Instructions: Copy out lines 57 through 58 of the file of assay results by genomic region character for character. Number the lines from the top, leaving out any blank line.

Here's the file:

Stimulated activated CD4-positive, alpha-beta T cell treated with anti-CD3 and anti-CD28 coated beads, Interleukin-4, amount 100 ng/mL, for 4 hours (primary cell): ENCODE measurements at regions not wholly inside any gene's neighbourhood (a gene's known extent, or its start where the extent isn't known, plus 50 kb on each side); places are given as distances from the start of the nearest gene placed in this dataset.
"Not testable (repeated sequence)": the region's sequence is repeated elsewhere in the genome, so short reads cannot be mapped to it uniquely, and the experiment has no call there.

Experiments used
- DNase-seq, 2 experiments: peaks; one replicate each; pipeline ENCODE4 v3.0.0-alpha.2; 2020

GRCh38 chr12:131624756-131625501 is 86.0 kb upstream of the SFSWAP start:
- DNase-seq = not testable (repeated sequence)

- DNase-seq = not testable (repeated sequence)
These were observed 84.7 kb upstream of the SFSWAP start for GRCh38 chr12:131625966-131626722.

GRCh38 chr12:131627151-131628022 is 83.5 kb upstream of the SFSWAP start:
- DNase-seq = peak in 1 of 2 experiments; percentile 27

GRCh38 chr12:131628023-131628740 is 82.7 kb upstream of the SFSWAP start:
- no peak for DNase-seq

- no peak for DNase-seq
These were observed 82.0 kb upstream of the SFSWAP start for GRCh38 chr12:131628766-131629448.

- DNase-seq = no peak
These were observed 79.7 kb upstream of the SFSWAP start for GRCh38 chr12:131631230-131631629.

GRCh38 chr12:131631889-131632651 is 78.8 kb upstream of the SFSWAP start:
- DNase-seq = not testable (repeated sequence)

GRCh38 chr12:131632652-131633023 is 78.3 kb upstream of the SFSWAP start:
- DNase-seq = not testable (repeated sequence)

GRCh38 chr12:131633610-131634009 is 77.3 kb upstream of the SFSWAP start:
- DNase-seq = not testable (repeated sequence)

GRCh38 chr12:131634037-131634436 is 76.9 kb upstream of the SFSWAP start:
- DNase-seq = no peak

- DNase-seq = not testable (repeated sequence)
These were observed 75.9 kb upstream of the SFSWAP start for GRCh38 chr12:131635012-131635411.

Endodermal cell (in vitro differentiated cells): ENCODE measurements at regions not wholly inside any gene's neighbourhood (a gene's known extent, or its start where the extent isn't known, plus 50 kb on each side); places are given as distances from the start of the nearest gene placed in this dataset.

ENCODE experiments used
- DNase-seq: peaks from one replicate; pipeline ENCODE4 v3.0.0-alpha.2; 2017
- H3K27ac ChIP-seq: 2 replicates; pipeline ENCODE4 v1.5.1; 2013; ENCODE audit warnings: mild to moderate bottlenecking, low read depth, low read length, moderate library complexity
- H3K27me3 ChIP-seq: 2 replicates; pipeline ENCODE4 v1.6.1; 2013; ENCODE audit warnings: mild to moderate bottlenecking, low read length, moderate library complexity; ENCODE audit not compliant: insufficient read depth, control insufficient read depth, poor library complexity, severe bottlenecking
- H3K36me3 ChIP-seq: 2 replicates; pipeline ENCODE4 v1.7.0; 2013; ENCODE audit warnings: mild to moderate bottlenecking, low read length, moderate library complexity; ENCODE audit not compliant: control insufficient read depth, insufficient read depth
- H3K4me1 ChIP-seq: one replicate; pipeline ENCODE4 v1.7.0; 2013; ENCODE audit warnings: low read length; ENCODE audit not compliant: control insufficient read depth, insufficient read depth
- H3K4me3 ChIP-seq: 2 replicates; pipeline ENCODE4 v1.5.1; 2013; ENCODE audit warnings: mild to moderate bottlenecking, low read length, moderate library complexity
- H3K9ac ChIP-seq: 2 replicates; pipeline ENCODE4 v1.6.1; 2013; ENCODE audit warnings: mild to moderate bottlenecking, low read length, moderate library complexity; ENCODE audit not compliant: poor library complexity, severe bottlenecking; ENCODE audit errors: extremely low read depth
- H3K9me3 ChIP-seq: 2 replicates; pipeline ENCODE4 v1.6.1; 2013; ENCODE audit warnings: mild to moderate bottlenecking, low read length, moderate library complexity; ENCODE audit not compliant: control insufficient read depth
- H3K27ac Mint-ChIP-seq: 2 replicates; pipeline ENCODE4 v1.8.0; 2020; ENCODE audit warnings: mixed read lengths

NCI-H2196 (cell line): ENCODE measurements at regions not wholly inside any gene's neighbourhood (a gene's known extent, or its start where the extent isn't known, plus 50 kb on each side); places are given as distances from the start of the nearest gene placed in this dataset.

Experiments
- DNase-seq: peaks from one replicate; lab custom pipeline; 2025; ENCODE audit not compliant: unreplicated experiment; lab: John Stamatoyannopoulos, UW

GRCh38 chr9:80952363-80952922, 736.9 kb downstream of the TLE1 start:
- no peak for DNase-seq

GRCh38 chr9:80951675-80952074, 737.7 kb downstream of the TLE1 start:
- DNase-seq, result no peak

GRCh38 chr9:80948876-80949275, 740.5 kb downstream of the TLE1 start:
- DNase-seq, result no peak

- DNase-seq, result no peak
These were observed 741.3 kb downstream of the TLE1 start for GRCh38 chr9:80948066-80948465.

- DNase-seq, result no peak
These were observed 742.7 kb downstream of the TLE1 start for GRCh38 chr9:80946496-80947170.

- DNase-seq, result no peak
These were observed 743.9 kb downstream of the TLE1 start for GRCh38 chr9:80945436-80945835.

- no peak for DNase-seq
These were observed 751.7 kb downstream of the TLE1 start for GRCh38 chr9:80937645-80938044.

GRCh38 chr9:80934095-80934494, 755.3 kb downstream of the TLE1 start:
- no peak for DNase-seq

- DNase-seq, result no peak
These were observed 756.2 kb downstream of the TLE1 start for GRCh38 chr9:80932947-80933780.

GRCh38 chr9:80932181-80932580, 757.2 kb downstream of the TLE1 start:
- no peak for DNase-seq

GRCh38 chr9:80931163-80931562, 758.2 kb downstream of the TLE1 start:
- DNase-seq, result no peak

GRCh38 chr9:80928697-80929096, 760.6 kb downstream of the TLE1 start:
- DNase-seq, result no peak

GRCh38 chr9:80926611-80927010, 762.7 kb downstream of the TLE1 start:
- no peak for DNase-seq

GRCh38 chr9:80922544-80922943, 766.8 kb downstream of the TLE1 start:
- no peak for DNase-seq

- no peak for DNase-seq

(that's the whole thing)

- DNase-seq, result no peak
These were observed 756.2 kb downstream of the TLE1 start for GRCh38 chr9:80932947-80933780.